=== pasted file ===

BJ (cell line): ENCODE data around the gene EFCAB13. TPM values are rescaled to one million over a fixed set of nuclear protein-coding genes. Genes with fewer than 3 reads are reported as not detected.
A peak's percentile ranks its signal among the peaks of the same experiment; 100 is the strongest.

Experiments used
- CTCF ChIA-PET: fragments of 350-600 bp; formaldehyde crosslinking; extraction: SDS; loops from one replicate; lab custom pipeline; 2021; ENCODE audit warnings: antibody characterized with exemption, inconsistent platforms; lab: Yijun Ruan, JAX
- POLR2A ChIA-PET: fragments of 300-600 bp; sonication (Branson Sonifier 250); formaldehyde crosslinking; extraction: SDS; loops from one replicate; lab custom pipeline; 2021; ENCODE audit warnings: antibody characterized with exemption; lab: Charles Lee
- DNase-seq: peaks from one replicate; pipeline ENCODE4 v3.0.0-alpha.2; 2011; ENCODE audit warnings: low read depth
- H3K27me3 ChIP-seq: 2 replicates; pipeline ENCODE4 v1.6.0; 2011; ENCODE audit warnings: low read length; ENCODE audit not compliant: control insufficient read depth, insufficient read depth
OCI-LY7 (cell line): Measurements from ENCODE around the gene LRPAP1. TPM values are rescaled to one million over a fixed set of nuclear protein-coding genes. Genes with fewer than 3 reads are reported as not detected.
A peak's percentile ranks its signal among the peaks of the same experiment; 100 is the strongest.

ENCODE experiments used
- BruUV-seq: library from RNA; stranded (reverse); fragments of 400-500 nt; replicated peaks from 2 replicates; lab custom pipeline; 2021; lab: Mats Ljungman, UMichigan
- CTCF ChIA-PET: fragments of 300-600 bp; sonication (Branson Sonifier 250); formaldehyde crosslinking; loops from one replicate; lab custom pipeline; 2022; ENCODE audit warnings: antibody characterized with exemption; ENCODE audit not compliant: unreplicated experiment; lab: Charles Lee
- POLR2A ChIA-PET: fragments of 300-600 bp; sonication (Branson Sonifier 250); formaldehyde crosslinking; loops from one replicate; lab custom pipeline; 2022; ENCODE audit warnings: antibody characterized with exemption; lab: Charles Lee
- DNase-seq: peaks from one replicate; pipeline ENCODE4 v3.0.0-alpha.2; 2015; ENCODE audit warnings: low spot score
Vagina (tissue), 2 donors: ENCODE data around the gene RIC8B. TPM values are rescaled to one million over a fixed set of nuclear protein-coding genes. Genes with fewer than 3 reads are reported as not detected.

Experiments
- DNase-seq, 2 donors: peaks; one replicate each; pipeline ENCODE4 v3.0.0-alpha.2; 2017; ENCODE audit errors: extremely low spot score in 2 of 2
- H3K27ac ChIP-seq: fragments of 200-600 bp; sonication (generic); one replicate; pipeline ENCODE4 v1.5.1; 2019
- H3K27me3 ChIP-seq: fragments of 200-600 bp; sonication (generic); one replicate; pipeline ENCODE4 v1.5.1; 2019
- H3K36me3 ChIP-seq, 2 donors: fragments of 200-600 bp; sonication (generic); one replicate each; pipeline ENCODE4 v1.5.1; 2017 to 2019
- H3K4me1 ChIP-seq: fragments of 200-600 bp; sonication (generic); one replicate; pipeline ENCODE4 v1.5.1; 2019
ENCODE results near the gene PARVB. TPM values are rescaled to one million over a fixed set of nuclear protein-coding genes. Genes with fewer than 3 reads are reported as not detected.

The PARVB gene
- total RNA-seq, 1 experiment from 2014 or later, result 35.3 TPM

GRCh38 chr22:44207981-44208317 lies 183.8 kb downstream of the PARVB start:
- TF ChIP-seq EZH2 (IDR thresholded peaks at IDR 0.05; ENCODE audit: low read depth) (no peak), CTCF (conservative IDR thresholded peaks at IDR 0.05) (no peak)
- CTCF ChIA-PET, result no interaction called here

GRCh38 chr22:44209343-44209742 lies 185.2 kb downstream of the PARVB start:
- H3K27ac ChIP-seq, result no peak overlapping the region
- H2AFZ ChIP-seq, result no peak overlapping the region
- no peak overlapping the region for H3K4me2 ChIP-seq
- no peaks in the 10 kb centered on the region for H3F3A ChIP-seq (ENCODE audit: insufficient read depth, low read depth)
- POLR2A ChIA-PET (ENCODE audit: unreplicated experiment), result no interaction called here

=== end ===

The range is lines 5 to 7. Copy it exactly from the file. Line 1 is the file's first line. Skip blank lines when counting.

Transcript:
- POLR2A ChIA-PET: fragments of 300-600 bp; sonication (Branson Sonifier 250); formaldehyde crosslinking; extraction: SDS; loops from one replicate; lab custom pipeline; 2021; ENCODE audit warnings: antibody characterized with exemption; lab: Charles Lee
- DNase-seq: peaks from one replicate; pipeline ENCODE4 v3.0.0-alpha.2; 2011; ENCODE audit warnings: low read depth
- H3K27me3 ChIP-seq: 2 replicates; pipeline ENCODE4 v1.6.0; 2011; ENCODE audit warnings: low read length; ENCODE audit not compliant: control insufficient read depth, insufficient read depth